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Continuous Delivery is a DevOps practice where software is produced in short cycles, enabling software to be built, tested, and released faster and more frequently.

To help visualize the concept, the demonstration included below depicts a CD pipeline which “delivers” production-ready software while also deploying it. Through this demonstration, one should better understand the value of Continuous Delivery.

To begin, we will describe the tooling used in this demonstration.

The following pipeline uses Jenkins to build a Flask application into images, run unit tests against the app, pushes images to Docker Trusted Registry, and deploys the app in production to Docker Datacenter. Docker Datacenter & Docker Trusted Registry are part of Docker Enterprise Edition.

Docker Datacenter

Docker Datacenter is Docker’s Containers-as-a-Service platform, while Docker Trusted Registry is Docker’s enterprise-level image storage solution. Both are available on-premises or in the cloud. Docker Datacenter & Docker Trusted Registry make it easy to update and deploy services & applications. One can keep their private images secure by pushing them to Docker Trusted Registry. Deploying to Docker Datacenter is as simple as ”docker-compose up” or ”docker stack deploy”. The Jenkins instance in this demo is also is running on Docker Datacenter.

Dockerized Flask Application

The app consists of two Docker images. The first is a python image with the Flask application, served by gunicorn:

FROM python:3.4
RUN mkdir -p /usr/src/app
WORKDIR /usr/src/app
COPY requirements.txt /usr/src/app/
RUN pip install --no-cache-dir -r requirements.txt
COPY . /usr/src/app :

The second is nginx image which serves the UI & proxies the backend Flask container:

FROM nginx:latest
RUN rm /etc/nginx/conf.d/default.conf
COPY /static /var/www/app/static
COPY demo.conf /etc/nginx/conf.d/demo.conf

The app’s docker-compose file:

version: '3'
    image: dtr.base2d.com/dockerdemo/flaskapp:master
      - env
    command: /usr/local/bin/gunicorn -w 2 -b :8000 app:app
        condition: on-failure
    image: dtr.base2d.com/dockerdemo/nginxapp:master
      - web
      - "8499:8499"
        condition: on-failure

Jenkins Pipeline

Using the “GitHub Organization” Jenkins job allows Jenkins to find repositories that contain Jenkinsfiles. Jenkinsfiles are the Jenkins Pipeline way to define build jobs programatically with Jenkins-flavored Groovy script. Our Jenkinsfile is where the build, test, tag, and deploy stages of the pipeline infrastructure are defined. The Jenkinsfile is then checked into the source repository. To update the pipeline, simply modify the Jenkinsfile and push changes to GitHub.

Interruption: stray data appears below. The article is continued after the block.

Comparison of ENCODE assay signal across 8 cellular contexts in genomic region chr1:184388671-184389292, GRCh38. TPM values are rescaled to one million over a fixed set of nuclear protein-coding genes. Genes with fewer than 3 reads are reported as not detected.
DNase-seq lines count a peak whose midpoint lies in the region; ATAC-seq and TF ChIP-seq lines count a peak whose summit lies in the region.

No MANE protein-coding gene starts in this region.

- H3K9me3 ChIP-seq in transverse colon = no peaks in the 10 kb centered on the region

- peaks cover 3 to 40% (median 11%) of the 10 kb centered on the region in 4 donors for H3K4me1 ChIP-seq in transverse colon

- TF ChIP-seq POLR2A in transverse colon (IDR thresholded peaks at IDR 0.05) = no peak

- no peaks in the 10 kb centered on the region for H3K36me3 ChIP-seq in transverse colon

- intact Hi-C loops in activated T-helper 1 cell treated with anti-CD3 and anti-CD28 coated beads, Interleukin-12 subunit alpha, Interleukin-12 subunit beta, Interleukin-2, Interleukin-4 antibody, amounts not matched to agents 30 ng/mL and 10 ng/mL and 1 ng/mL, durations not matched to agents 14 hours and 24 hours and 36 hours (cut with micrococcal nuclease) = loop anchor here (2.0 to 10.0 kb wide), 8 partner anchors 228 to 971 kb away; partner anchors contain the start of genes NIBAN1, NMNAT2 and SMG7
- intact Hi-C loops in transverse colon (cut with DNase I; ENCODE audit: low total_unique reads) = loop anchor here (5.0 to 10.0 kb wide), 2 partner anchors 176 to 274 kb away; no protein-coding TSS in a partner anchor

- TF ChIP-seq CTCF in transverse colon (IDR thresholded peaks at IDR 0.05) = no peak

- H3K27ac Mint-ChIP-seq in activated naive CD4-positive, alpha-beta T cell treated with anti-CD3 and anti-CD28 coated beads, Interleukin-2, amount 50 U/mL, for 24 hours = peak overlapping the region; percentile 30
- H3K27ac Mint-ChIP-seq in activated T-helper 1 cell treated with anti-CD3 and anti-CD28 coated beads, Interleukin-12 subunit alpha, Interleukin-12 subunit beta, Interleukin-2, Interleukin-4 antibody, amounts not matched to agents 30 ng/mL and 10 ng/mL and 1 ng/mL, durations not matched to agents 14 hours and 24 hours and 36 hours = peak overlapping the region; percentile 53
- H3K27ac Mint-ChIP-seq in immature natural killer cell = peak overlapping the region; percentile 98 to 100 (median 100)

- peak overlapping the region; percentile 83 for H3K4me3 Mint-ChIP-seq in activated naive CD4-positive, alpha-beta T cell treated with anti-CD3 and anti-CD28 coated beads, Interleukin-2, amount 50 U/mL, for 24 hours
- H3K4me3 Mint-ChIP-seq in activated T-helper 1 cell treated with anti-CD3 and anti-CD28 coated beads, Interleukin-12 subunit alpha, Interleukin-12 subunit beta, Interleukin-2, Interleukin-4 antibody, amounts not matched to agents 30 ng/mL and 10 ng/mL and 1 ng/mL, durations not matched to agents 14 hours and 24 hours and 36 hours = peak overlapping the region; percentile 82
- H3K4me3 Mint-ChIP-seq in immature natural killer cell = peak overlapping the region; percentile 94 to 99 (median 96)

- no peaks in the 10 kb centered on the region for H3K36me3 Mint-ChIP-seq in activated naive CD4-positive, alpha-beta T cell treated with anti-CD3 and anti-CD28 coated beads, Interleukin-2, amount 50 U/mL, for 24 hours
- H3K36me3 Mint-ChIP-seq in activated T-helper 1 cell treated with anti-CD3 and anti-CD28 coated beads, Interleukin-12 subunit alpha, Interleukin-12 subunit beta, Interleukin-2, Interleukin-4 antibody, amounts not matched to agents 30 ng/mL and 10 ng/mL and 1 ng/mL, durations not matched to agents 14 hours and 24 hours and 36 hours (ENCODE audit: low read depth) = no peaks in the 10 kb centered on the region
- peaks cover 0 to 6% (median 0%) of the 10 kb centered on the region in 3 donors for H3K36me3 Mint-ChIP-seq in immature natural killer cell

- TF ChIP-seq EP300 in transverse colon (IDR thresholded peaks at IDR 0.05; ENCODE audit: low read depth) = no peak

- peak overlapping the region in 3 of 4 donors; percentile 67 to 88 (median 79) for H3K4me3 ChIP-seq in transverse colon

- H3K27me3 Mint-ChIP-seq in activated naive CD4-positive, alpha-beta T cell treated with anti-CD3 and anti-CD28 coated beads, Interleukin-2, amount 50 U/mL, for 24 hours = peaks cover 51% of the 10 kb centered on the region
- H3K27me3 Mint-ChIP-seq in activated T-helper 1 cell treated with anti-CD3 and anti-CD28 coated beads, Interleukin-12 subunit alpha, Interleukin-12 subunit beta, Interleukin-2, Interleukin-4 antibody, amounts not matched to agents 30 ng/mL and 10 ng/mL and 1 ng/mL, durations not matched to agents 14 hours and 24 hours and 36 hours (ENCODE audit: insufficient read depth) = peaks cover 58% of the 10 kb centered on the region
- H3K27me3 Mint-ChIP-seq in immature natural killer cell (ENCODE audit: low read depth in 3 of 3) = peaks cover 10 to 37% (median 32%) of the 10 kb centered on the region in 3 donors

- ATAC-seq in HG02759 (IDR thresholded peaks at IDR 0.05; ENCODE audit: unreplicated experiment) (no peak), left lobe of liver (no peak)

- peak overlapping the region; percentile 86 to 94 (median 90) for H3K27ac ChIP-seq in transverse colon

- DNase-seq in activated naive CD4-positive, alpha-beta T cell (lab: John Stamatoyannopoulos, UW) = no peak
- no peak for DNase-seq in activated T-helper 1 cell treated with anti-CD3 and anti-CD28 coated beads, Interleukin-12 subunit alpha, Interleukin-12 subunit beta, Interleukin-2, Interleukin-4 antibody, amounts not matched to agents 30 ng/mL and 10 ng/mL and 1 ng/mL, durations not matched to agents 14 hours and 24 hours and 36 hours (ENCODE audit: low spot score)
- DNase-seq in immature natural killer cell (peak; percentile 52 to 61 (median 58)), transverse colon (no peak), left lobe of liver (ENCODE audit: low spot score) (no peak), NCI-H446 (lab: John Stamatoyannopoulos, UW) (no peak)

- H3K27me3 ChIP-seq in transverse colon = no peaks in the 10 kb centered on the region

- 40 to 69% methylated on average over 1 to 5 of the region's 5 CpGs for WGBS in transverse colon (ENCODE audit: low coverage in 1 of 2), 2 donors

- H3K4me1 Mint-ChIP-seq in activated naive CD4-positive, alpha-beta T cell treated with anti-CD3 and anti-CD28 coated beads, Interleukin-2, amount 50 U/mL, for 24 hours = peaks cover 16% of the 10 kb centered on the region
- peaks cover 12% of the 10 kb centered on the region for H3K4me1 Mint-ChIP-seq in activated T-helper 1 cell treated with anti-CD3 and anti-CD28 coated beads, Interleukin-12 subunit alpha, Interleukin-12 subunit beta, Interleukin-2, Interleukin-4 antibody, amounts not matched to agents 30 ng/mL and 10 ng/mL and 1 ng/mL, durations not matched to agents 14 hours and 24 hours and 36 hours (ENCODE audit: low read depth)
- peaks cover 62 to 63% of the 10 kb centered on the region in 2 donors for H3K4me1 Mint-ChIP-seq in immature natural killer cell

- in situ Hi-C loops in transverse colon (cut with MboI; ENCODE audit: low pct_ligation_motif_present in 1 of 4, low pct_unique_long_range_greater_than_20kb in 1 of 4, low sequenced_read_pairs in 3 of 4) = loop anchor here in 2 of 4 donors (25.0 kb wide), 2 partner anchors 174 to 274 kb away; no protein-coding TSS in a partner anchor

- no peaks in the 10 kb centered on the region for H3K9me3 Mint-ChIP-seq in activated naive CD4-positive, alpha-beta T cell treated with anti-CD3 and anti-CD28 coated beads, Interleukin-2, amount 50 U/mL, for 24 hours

Our Jenkinsfile:

properties([[$class: 'BuildDiscarderProperty',
                strategy: [$class: 'LogRotator', numToKeepStr: '5']]
node {
  checkout scm
    stage('Build Images'){
      sh './build.sh'
    stage('Test Flask Application'){
      try {
        sh './test.sh'
        junit 'pytestresults.xml'
        archiveArtifacts 'pytestresults.xml'
      } catch (error) {
        sh 'echo Pytests Failed'
        junit 'pytestresults.xml'
        archiveArtifacts 'pytestresults.xml'
        throw error
    stage('Tag and Push Images'){
        // tag and push if branch is built out of master
          sh './push.sh'
          sh 'echo branch is not master, skipping tag and push.'
      // deploy if branch is built out of master
        sh './deploy.sh'
        sh 'echo branch is not master, skipping deploy.'
  step([$class: 'WsCleanup', cleanWhenFailure: false])

The Continuous Delivery stages are as follows: Build Images, Test Flask Application, Tag and Push Images, and Deploy. Jenkins adds the branch’s source code to the node workspace via the ”checkout scm” command. The pipeline is activated when code is pushed to the GitHub repository.

Build Images Stage

Once triggered, Jenkins bakes the application into Docker images in the Build Images stage.

Test Flask Application Stage

Jenkins runs unit tests against the application in the Test Flask Application stage. The tests results are saved to the build as “pytestresults.xml”. If a unit test fails, the Test stage will fail. Test results are archived regardless of pass or fail. Continuous Delivery (CD) adds value to one’s software because it allows developers to address issues immediately, while the code is still fresh in their minds. Addressing issues immediately means problems get solved faster, compared with finding the issue two weeks later and having a developer retrace their steps.

Tag and Push Stage

If the branch is master, Jenkins tags the images and pushes them to Docker Trusted Registry. If it is any other branch, tagging and pushing is skipped.

Deploy Stage

The master branch should be stable if Continuous Integration and Continuous Delivery are in place. If the branch is master, one shoud deploy the application to production in Docker Datacenter. When the pipeline is complete, Jenkins cleans up the workspace via the “WsCleanup” step. Producing high-quality, stable software through Continuous Delivery means fewer problems when it comes time to deploy, allowing features to reach users faster and with fewer bugs.

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